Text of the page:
Within Germany, policies and cultural attitudes toward migrants have been profoundly shaped by the difficult legacies of the Second World War and its aftermath. This wide-ranging volume explores the complex history of migration and diversity in Germany from 1945 to today, showing how conceptions of "otherness" developed while memories of the Nazi era were still fresh, and identifying the continuities and transformations they exhibited through the Cold War and reunification. It provides invaluable context for understanding contemporary Germany's unique role within regional politics at a time when an unprecedented influx of immigrants and refugees present the European community with a significant challenge.
Posted in Social Science

The INS on the Line

Making Immigration Law on the US-Mexico Border, 1917-1954

Author: S. Deborah Kang

Publisher: Oxford University Press

ISBN: 0199757437

Category:

Page: 296

View: 3311

"For much of the twentieth century, Immigration and Naturalization Service (INS) officials recognized that the US-Mexico border region was a special case. Here, the INS confronted a set of political, social, and environmental obstacles that prevented it from replicating its achievements at the immigration stations of Angel Island and Ellis Island. In response to these challenges, local INS officials resorted to the law--amending, nullifying, and even rewriting the nation's immigration laws for the borderlands, as well as enforcing them. In The INS on the Line, S. Deborah Kang traces the ways in which the INS on the US-Mexico border made the nation's immigration laws over the course of the twentieth century. While the INS is primarily thought to be a law enforcement agency, Kang demonstrates that the agency also defined itself as a lawmaking body. Through a nuanced examination of the agency's admission, deportation, and enforcement practices in the Southwest, she reveals how local immigration officials constructed a complex approach to border control, one that closed the line in the name of nativism and national security, opened it for the benefit of transnational economic and social concerns, and redefined it as a vast legal jurisdiction for the policing of undocumented immigrants. Despite its contingent and local origins, this composite approach to border control, Kang concludes, continues to inform the daily operations of the nation's immigration agencies, American immigration law and policy, and conceptions of this border today"--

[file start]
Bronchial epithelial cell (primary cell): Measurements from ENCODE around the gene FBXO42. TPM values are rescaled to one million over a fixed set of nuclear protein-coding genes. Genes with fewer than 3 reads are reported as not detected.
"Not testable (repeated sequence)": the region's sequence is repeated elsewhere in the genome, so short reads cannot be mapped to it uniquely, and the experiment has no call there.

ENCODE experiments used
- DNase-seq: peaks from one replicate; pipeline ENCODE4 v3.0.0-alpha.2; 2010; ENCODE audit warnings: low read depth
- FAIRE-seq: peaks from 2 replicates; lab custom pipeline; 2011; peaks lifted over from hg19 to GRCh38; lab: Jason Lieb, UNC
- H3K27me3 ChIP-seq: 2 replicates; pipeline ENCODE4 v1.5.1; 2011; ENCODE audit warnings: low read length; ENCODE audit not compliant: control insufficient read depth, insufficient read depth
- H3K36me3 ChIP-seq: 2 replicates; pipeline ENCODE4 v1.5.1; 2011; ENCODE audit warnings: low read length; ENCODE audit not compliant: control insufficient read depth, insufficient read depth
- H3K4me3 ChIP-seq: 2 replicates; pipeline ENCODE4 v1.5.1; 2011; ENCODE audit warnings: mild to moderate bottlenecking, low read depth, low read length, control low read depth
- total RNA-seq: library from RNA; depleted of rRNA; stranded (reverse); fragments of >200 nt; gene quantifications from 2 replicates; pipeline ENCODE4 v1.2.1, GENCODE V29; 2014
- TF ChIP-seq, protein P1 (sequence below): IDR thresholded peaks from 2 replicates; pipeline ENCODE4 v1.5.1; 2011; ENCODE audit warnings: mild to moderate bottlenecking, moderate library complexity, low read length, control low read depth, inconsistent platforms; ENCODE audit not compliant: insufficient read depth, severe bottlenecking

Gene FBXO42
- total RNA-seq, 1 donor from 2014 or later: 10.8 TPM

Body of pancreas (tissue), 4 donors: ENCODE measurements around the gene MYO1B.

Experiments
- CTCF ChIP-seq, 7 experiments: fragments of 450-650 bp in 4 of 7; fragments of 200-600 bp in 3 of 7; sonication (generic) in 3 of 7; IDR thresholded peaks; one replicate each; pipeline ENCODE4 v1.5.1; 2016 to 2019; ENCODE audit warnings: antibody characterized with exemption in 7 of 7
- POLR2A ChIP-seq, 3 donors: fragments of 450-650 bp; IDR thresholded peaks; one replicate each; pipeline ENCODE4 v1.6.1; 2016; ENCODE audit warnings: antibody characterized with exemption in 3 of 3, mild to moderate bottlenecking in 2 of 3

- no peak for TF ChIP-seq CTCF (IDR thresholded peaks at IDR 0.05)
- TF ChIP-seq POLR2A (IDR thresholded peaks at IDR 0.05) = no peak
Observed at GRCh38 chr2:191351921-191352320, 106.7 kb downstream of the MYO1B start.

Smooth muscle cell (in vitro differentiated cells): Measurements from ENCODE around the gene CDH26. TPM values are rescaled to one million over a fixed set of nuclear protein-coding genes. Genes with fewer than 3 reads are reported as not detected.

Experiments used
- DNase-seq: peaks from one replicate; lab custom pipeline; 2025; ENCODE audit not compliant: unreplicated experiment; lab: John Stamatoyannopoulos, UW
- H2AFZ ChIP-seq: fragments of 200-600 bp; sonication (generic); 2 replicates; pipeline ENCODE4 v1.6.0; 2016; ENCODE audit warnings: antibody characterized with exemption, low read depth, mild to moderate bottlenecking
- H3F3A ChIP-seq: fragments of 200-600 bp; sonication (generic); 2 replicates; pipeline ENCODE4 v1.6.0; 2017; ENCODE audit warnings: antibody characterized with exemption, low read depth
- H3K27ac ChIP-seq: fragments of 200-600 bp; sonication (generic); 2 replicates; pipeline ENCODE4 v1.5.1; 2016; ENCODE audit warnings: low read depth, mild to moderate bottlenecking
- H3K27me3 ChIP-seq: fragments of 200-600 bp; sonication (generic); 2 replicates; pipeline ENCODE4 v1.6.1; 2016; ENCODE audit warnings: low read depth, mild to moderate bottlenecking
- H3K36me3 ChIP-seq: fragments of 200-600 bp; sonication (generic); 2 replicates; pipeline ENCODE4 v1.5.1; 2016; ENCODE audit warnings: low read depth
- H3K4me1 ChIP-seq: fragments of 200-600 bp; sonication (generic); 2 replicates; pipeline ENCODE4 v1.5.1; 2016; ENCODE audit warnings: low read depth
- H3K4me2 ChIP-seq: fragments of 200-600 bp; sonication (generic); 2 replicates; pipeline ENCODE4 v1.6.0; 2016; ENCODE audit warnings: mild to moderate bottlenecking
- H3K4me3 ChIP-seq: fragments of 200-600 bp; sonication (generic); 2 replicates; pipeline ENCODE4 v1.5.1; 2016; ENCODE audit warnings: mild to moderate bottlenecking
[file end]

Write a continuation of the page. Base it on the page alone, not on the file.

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United States History

A Multicultural, Interdisciplinary Guide to Information Sources

Author: Anna H. Perrault,Ron Blazek

Publisher: Libraries Unlimited

ISBN: 9781563088742

Category: History

Page: 661

View: 4391

This important work has been completely revised and expanded with the addition of online databases, Web sites and CD-ROM titles. It identifies and describes hundreds of reference books that pertain to American history; entries offer thorough annotations that are both descriptive and evaluative. Arranged topically, chapters cover U.S. history in terms of politics and government; diplomatic history and foreign affairs; military history; social, cultural, and intellectual history; regional history; and economic history. Introductory scope notes provide valuable expository information and suggested search strategies in such areas as automation, government documents, and genealogy. Includes works published through 2002.
Posted in History

Daily Life in Immigrant America, 1820-1870

Author: James M. Bergquist

Publisher: Greenwood Publishing Group

ISBN: 9780313336980